Not Called-Feel Left Out


#1

I'm an adult convert, came into the Church in my thirties. I've never married, and was never called to religious life. I'm a virgin. Unfortunately, the Church seems to ignore the "single" vocation, the only singles groups out there are social, not spiritual, I'm not sure about the consecrated virgins group, because they require that you be employed, and I can't work. What can I do? I belong to a Latin Mass community, and we don't have a parish yet. I fell away from the Church for awhile because I felt that people like me were being ignored. How can I keep from leaving agin? How do I reconcile the fact that I'll never marry or be a religious? I'm 50 years old and not called, and I feel left out.:sad_yes:


#2

[quote="denitaA, post:1, topic:283715"]
I'm an adult convert, came into the Church in my thirties. I've never married, and was never called to religious life. I'm a virgin. Unfortunately, the Church seems to ignore the "single" vocation, the only singles groups out there are social, not spiritual, I'm not sure about the consecrated virgins group, because they require that you be employed, and I can't work. What can I do? I belong to a Latin Mass community, and we don't have a parish yet. I fell away from the Church for awhile because I felt that people like me were being ignored. How can I keep from leaving agin? How do I reconcile the fact that I'll never marry or be a religious? I'm 50 years old and not called, and I feel left out.:sad_yes:

[/quote]

Please do not feel left out try to find something that you are good at I know where you are coming from I converted in my late twenties and wondered if I was going to make it to thirty because right before I was received into full communion in the Catholic Church I was diagnosed with uterine cancer thanks be to God i have been cancer free for over fifteen years now. Accept the fact you may never marry its okay to be single and celibate the dear and holy priest who took me through my instructions told me that there is such a thing as a single celibate vocation May I suggest volunteering maybe with the youth I take care of my Parish Library and don't rule out the women's group in your parish either these groups are not only for married women If I had thought like that I would not have been named guild member of the 2001 and 2002 guild year Hang in there you are called as all of us are called whether it be to the single celibate life the married life or the religious life I will keep you in my prayers.


#3

Now concerning the unmarried, I have no command of the Lord, but I give my opinion as one who by the Lord's mercy is trustworthy. I think that in view of the present distress it is well for a person to remain as he is. Are you bound to a wife? Do not seek to be free. Are you free from a wife? Do not seek marriage. But if you marry, you do not sin, and if a girl marries she does not sin. Yet those who marry will have worldly troubles, and I would spare you that." (1 Corinthians 7:18-28 RSV)

from 1 Corinthians 7:

I want you to be free from anxieties. The unmarried man is anxious about the affairs of the Lord, how to please the Lord; but the married man is anxious about worldly affairs, how to please his wife, and his interests are divided. And the unmarried woman or girl is anxious about the affairs of the Lord, how to be holy in body and spirit; but the married woman is anxious about worldly affairs, how to please her husband. I say this for your own benefit, not to lay any restraint upon you, but to promote good order and to secure your undivided devotion to the Lord.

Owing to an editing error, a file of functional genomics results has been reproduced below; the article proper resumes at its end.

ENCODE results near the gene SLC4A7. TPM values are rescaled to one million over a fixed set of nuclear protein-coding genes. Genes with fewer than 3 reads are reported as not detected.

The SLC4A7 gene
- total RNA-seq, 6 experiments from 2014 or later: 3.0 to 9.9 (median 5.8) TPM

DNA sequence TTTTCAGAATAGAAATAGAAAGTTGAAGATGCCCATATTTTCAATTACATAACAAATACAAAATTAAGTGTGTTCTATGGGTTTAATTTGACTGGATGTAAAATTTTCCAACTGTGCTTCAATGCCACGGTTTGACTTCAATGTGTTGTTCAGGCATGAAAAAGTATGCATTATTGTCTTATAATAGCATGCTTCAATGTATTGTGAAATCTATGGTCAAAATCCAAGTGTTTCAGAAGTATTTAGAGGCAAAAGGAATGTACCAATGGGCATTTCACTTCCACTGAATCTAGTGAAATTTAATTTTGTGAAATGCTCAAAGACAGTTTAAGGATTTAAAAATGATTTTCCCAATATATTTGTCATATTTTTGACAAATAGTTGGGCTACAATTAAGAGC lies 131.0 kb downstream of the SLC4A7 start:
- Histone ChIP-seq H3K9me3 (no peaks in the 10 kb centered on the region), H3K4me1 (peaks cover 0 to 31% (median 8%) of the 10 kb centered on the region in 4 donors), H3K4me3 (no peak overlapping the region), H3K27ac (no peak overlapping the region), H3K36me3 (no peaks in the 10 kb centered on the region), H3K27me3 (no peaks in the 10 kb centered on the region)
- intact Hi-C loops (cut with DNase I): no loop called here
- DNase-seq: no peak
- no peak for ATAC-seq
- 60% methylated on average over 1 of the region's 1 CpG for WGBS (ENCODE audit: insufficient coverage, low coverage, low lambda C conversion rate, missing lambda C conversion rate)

something to ponder and pray about, perhaps


#4

Single vocations are experiencing a resurgence. The role of single people in the Church is being more and more recognised, and vocations such as consecrated virgins and diocesan hermits are growing as well as those who remain single without any such consecration.

Have you considered joining a lay/secular order or becoming an oblate? This may give you the spiritual community that you desire.

Are you involved in any active ministry in your parish? This again may help you feel more engaged with your faith and your parish community.

Lay Single Life
Vocation to the Single Life


#5

:thumbsup:
Our baptism does not happen as an accident of fate. The baptized are called quite uniquely by name and very personally by God to holiness and the following of The Gospel, which leads to holiness. It is sad that our baptism is not recognized often for the very high dignity, call and vocation that it is. No matter what further vocation to which one may be called, if one is, that vocation is a building on baptism and the baptismal call to holiness and The Gospel remains no matter any further call. Further calls or vocations are an indication of the way in which the following of The Gospel and holiness are to be lived out. The particular function in the life of The Church - and the laity have a particular function to play in the life of The Church.

DECREE ON THE APOSTOLATE OF THE LAITY
APOSTOLICAM ACTUOSITATEM
SOLEMNLY PROMULGATED BY HIS HOLINESS,
POPE PAUL VI
ON NOVEMBER 18, 1965
vatican.va/archive/hist_councils/ii_vatican_council/documents/vat-ii_decree_19651118_apostolicam-actuositatem_en.html

http://www.vatican.va/img/vuoto.gif[LEFT]Our own times require of the laity no less zeal: in fact, modern conditions demand that their apostolate be broadened and intensified. With a constantly increasing population, continual progress in science and technology, and closer interpersonal relationships, the areas for the lay apostolate have been immensely widened particularly in fields that have been for the most part open to the laity alone. These factors have also occasioned new problems which demand their expert attention and study. This apostolate becomes more imperative in view of the fact that many areas of human life have become increasingly autonomous. This is as it should be, but it sometimes involves a degree of departure from the ethical and religious order and a serious danger to Christian life. Besides, in many places where priests are very few or, in some instances, deprived of due freedom for priestly work, the Church could scarcely exist and function without the activity of the laity.[/LEFT]